We had the good fortune of connecting with Ashley Onley and we’ve shared our conversation below.
Hi Ashley, how do you think about risk?
Risk is something you have to learn. Taking risks is scary – we’re always taught not to do things that seem too “risky”. I had always loved photography, but always worked conventional jobs. When I took my last semester of college to study abroad, I realized that decision, dropping my life to take off for another country for half a year, was quite the risk. I didn’t know what would be waiting for me when I got back – and it was probably the best decision I have ever made for myself. So I started wondering: what’s the worst that could happen if I just did that thing I wanted to do, took the risk and chased what made me happy? A few years ago, I started doing freelance photography work on the side. It turned into a plethora of other fun projects, evolving into a podcast, web design, and content creation. My freelance work was eventually taking up so much time that it was another full time job, so I decided to take that risk one more time. I quit my 9-5 and tried doing what I loved full time. It allowed me to travel to get the content I needed, and I spent a year flying back and forth across the country, living out of my car on hiking and backpacking adventures, and getting paid to do the things I really wanted to be doing anyway. It was all terrifying – I had no idea if it was going to work, if I’d be successful, or if it was sustainable. But taking that risk is so important. It’s important to be curious, to see what you’re capable of, and even if it’s NOT successful, you will never look back and think, why didn’t I do the thing? Why didn’t I take the risk and see what would happen?
Alright, so let’s move onto what keeps you busy professionally?
I love telling stories. Photography and writing have always been my passion, and getting to combine the two for work has been a dream. When I started working with breweries to shoot their beer out in the wild, it wasn’t just a photo shoot, it was an event. I would recruit a friend for a backpacking trip, and we’d carry the beers up to a mountain top and watch the moon rise. I try to make the photographs reflect the adventure, and the fact that there are stories behind the moments that were captured. Working with a clothing company a few years ago, I put together an interview with their head designer for my podcast, and when a friend and I had to roadtrip up to do the interview, we wore the clothes on a waterfall hike so we could shoot them in their natural habitat, close to where they were made. Freelance content creation and photography is always a hustle. On top of that, it’s competitive. I love getting to know a brand before I shoot for them so that their voice and their stories can be part of the work, and come across in the photographs. Just getting your work recognized and sought after over anyone else’s is a challenge, especially with social media showcasing so many talented creatives. For me, it’s all about talking to people. I love to make connections and spend time getting to know the people whose work is inspiring my work.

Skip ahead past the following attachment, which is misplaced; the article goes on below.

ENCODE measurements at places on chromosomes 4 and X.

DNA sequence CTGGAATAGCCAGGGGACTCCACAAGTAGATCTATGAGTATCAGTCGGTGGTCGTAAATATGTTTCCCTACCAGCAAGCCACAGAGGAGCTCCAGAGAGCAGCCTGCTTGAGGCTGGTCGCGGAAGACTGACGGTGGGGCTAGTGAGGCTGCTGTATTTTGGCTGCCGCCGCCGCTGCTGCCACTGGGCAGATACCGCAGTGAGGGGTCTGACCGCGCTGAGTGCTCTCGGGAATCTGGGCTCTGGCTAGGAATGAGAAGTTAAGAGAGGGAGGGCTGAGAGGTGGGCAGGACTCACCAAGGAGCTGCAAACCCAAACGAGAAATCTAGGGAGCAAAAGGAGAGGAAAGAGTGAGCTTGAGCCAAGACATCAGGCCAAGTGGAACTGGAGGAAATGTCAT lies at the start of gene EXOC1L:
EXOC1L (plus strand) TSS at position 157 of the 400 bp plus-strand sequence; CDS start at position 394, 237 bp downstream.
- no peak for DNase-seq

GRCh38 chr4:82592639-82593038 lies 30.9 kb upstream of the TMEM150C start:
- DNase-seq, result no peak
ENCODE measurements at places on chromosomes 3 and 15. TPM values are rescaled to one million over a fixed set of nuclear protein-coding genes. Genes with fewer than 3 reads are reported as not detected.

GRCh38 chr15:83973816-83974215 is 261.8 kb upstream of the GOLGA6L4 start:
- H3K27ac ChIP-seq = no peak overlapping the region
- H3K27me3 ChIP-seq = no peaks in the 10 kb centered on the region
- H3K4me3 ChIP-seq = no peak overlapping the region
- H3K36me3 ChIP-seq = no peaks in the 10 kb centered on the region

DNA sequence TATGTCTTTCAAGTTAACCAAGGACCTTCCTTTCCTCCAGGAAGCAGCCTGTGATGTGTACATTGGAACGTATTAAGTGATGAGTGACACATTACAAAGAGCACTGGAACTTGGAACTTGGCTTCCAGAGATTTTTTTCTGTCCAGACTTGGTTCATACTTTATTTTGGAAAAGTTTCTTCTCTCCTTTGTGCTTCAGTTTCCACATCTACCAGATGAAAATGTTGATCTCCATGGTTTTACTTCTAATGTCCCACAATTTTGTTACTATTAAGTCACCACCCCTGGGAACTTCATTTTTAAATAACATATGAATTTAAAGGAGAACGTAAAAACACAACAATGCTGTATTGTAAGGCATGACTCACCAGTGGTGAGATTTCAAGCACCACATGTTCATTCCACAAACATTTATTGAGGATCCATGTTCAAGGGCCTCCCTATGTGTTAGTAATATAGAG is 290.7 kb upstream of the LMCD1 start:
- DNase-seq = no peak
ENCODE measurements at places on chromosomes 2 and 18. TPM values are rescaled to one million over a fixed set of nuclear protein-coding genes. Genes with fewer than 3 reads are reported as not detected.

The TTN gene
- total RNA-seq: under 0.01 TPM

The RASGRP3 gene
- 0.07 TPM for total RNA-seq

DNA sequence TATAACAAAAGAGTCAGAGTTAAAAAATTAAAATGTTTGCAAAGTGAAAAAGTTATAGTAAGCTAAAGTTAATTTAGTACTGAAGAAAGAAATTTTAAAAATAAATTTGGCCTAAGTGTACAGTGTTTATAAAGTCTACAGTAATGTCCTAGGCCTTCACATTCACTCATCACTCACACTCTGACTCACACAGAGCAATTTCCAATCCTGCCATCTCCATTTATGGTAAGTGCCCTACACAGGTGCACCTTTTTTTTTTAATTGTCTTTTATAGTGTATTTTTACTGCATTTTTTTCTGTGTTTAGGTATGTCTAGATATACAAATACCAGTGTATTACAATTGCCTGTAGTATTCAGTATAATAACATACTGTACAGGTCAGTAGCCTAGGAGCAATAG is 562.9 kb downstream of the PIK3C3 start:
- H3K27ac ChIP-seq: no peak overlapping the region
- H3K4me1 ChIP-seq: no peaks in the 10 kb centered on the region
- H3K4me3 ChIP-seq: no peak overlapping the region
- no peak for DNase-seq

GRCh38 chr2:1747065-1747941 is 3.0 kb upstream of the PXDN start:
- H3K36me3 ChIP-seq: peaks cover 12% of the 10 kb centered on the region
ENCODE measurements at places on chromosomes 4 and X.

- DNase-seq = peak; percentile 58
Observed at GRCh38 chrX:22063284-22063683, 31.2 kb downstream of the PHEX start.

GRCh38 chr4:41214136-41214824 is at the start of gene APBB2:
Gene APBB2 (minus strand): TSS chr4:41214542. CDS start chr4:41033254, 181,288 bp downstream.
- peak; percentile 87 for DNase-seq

If you had a friend visiting you, what are some of the local spots you’d want to take them around to?
The Pacific Northwest is one of the most amazing hiking spots in the country, but I love the city of Portland, too. It’s a foodie town, so eating your way through the city is a must. The food trucks around the city are pretty quintessential Portland – the trucks on 12th and SE Hawthorne are always a good choice, and there’s a great food truck pod called Piedmont Station in northeast. There are a handful of coffee shops that are always pre-hike coffee stops for me too: Woodlawn Coffee in NE, Good Coffee (multiple spots around the city), and Presso Coffee, also in NE. As for hiking, if someone were coming into town to visit, the Columbia River Gorge is an absolute must. Not only is it home to the tallest waterfall in Oregon, Multnomah Falls, but there is so much hiking just 30 minutes to an hour outside of the city. A quick run up Angel’s Rest, or Hamilton Mountain on the Washington side, with a stopoff in Hood River at Full Sail Brewing for lunch is the perfect PNW day.
For hiking and views, it’s only about a 3 hour drive outside of Portland to Mt. Rainier National Park. Winter or summer, that place is always beautiful. In the winter, Paradise is a great snowshoeing and sledding area, and in the summer, the road opens to Sunrise, which is one of the most beautiful parts of the park. Because of snowfall, Sunrise is only accessible for a few months out of the year but boasts some of the best views of the mountain and tends to be a bit less crowded.
After all the hiking, drinks are definitely necessary and Portland also has some great bars. The Lightning Bar Collective owns a few of my favorites like the Bye and Bye and Victoria Bar. Downtown, Pope House Bourbon Lounge is great if you’re a whiskey fan like me, and the Multnomah Whiskey Library is a hard-to-get-into but very classy spot for drinks as well.
Who else deserves some credit and recognition?
I want to shoutout Daniel Fauss – my BFF and adventure buddy, @danfauss on IG. He is the most underrated but incredible photographer I’ve ever met, and one of the first people I knew who dropped everything to try his hand at freelance work to get to do what he loved. Grateful to him for letting me drag him around the country on photography missions once we both had wide open schedules.
Kevin Butler, Dan Fauss